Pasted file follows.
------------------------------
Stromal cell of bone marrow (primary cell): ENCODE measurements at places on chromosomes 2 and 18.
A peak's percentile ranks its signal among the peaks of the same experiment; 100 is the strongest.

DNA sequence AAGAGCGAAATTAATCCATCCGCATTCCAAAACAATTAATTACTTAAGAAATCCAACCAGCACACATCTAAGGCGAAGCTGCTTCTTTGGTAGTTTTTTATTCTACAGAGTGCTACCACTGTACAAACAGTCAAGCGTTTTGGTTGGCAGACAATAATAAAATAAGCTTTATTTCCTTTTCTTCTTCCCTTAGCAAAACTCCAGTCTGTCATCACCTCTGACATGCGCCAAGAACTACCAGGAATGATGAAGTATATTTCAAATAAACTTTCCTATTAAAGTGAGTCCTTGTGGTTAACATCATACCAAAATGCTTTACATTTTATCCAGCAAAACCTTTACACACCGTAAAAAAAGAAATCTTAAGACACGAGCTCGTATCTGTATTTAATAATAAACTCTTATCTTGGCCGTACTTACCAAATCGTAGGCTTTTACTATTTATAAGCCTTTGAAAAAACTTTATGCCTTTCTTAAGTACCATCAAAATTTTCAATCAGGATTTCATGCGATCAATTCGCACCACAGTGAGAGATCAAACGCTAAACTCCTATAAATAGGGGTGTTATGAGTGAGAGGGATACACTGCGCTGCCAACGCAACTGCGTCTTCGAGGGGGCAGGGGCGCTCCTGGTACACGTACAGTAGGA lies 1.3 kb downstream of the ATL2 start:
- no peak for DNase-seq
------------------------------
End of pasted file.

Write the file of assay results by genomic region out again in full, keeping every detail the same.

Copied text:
Stromal cell of bone marrow (primary cell): ENCODE measurements at places on chromosomes 2 and 18.
A peak's percentile ranks its signal among the peaks of the same experiment; 100 is the strongest.

DNA sequence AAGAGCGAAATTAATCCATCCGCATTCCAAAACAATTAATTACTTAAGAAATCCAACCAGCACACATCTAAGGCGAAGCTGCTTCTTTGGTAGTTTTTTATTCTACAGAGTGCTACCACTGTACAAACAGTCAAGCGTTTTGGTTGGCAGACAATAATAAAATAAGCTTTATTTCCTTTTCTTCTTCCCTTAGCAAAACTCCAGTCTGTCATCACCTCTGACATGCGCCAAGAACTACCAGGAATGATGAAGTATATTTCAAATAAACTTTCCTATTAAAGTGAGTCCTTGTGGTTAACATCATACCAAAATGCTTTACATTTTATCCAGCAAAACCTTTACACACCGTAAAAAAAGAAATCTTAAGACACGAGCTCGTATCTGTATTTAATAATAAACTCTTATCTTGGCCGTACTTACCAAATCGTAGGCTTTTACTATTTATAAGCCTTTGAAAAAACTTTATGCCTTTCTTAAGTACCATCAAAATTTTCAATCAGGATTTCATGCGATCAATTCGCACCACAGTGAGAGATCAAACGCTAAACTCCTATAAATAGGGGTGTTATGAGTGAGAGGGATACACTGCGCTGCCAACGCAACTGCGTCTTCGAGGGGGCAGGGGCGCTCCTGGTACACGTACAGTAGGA lies 1.3 kb downstream of the ATL2 start:
- no peak for DNase-seq